Our current best guess for the future of digital archives is to look at existing systems that already perform well in many of the areas any new platform must. Ironically the hackers and pirates of the digital world have provided us a great model to start the discussion – The Onion Router, Torrents, and Parity Files.

These systems work by spreading data across multiple places (including transmission protocols) with replicas of the data held in thousands of places. Each of these places, or repositories, is housed on an individual’s computer or smart phone. Different operating systems, different hardware, different storage methods, different network access capabilities, and yet they all communicate and share data seamlessly. Each repository is protected, each transmission is encrypted (with unique encryption keys per user), and the job of protecting the data from damage is given to the group, not to an individual system.

Whilst this approach will be unlikely to provide all the answers it gives us great starting point. Petabytes of data, housed across millions of secured repositories, curated by specialists with insight from the group, and protected from malicious damage by the very protocols that perform the transmission. It gives us, at the very least, a new direction to consider.
Archives must be built adapt. To cope with the technical, social, legal, and economic changes that will happen during it’s lifetime.

Ownership of digital materials is a controversial and much debated subject. National and international laws have been, and continue to be, created in an attempt to protect access rights, and so technologies have to be invented to support these laws. The subject of whether DRM encryption should be included in an archived audio file is very interesting, but out of scope of this document. However a digital archive needs to be able to adapt to changes in law, encryption, and rights holder’s wishes.

Build in layers and modules, not in one large lump.

If you build an archive today, some part of that archive will need to be replaced (and archived?) within the next 5-10 years. If you build your new platform from layers and modules you’ll only have to replace a part, not the whole.

Building in modules allows you to add capability over time, to focus on each capability as you build it, and to scale your infrastructure gradually. Each part can be built on the most appropriate technology, by the best technology provider for that part. And as new technologies are created they can be incorporated into the system as a new module, rather than re-architecting everything.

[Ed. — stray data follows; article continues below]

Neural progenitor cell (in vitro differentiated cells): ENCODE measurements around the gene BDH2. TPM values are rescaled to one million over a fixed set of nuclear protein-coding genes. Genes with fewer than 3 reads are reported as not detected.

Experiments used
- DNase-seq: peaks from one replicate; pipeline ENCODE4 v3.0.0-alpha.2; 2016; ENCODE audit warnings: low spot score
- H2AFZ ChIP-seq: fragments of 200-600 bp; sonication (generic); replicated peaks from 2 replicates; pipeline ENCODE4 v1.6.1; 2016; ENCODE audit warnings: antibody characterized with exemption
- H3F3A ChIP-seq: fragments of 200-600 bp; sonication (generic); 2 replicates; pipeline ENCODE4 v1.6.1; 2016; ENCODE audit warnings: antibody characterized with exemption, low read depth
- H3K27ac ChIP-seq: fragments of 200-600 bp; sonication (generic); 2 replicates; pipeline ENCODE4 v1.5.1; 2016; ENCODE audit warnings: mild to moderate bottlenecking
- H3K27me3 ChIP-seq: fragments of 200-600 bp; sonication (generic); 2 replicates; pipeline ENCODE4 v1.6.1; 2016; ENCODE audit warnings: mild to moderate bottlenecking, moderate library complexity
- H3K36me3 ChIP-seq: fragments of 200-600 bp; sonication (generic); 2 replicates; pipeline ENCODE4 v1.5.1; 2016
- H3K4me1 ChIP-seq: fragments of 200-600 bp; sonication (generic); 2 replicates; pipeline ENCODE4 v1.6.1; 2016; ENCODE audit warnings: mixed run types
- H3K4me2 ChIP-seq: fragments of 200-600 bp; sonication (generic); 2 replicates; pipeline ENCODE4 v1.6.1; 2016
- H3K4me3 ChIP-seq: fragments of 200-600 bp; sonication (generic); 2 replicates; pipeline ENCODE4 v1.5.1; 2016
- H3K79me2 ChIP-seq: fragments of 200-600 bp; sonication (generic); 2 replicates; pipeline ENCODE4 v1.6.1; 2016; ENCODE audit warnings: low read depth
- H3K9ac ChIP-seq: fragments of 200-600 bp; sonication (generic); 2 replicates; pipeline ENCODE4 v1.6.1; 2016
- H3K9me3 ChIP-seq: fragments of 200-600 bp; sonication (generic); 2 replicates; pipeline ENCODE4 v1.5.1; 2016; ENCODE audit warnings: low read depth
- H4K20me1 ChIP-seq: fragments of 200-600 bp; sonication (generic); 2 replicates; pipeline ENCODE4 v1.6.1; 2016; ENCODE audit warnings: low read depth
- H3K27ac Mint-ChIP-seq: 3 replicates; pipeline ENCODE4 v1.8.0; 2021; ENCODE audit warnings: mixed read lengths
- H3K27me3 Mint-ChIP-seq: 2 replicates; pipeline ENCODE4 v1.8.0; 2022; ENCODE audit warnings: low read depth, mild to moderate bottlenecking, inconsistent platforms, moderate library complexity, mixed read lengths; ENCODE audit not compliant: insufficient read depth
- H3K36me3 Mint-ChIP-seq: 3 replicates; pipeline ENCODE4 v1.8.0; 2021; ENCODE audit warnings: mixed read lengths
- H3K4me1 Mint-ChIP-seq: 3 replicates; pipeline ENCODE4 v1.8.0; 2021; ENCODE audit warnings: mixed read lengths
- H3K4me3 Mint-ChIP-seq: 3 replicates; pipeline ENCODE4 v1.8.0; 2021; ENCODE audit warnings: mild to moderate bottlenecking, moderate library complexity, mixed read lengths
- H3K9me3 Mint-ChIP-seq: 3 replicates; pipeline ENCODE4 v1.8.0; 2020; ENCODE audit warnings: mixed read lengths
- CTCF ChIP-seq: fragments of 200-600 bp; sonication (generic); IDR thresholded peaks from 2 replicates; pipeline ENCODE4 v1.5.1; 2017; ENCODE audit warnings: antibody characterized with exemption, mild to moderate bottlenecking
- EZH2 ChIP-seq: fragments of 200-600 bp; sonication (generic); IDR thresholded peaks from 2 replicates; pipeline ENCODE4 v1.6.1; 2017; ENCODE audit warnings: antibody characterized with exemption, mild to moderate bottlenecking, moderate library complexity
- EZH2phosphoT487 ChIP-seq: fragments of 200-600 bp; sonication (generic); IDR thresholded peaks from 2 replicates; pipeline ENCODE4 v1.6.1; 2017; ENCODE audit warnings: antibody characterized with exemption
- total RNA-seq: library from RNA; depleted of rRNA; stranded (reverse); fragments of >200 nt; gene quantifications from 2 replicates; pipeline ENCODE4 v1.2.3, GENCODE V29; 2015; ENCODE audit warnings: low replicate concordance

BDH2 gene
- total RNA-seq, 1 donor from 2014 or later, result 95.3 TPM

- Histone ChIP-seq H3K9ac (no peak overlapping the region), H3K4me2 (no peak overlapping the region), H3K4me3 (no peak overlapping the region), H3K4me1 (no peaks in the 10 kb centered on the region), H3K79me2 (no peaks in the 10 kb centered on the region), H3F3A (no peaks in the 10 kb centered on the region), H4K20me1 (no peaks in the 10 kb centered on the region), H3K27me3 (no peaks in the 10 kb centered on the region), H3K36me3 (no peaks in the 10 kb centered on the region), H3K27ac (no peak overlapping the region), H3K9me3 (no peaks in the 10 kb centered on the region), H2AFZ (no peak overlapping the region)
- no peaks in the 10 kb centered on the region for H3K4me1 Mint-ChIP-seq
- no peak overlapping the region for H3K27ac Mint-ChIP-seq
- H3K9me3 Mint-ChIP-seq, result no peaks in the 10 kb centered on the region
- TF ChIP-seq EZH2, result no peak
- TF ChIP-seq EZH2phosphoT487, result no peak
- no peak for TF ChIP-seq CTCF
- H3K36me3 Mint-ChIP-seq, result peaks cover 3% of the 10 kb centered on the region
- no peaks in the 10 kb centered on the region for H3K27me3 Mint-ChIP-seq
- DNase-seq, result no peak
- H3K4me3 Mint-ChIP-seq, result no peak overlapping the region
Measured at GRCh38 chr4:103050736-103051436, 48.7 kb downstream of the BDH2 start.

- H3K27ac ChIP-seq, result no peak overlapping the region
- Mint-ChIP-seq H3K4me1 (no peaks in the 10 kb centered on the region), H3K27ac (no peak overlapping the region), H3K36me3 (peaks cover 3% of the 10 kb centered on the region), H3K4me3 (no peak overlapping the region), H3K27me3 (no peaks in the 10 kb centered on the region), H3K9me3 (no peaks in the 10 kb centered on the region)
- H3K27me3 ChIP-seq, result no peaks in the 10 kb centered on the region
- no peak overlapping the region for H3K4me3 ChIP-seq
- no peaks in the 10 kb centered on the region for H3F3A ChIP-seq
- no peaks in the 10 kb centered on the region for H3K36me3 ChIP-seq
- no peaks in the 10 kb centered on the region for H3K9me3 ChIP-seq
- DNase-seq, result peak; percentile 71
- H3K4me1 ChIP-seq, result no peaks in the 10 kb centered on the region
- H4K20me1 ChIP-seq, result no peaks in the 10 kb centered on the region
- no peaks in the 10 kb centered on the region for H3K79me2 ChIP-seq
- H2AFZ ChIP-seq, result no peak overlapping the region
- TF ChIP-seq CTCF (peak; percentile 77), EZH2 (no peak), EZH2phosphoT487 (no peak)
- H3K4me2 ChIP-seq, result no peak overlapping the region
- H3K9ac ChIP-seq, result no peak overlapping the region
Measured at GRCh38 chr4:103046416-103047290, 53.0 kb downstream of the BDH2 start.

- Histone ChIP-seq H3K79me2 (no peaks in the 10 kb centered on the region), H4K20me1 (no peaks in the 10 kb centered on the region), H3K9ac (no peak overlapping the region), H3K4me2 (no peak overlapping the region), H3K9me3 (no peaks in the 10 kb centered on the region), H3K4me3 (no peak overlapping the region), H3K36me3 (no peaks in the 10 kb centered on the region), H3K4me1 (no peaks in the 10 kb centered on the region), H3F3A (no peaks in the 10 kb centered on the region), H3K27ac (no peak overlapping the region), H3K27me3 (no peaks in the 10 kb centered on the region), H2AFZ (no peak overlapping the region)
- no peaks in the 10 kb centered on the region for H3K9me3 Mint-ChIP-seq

Define a schema for your modules from the outset.

Modular systems can grow in complexity very quickly, and so it is essential to define the sets of schemas and protocols that will pass data between them before any development begins in earnest. Decide upon and document the relationships between, the capabilities of, and the dependencies of each module.

As it is likely that any new archiving platform will be adopted by a wide variety of organisations and institutions, who will each have specific and possibly complex requirements, the base set of capabilities and dependencies should be kept as simple as possible.

Build your system to be technology agnostic. It should be capable of running on any hardware, on any operating system. The more open you make it, the less chance of failure you have and the wider the adoption will be.

Accept that your new system will never be finished. Legal, social, and technological changes will require any new system to be capable of fast and sometimes radical change. The more open you build it, the more capable of change it is, the less likely it is to require a rebuild and migration in the near future.

Build in layers.

Modules allow the distinct capabilities of the system to live alone, with no dependencies upon each other. Layers allow the broader requirements of the system to be separated, creating a more flexible and easily modified stack.

Our assumption is that the four main layers of a digital archive are the repositories, a secure access layer, the catalogues, and the end user access layer.


The repositories are where you keep your stuff. They can be built in any type of database technology. They can be big or small. They can store anything, or specialise in specific formats. And they can be owned by you or third parties. They can be encrypted, or not, and can make use of any available additional security.

The open and flexible nature of the repository types described here is a requirement of any digital archive which is built to adapt to the future. We don’t know what’s coming, what will be deprecated, and what new technologies we’ll have to work with. And so we must design for a repository layer which is incredibly diverse.

Repositories are not linked directly, and do not know of each other’s existence. If one is removed nothing breaks, if another is added the same zero impact outcome is achieved. Repositories can be backed up entirely, or in chunks. Back ups can be static, dynamic, or even other repositories.

Some repositories will be owned and maintained by The National Archives, others by local government bodies, and yet others by public institutions. However with the model we would test repositories that contribute to the archive can be owned by anyone.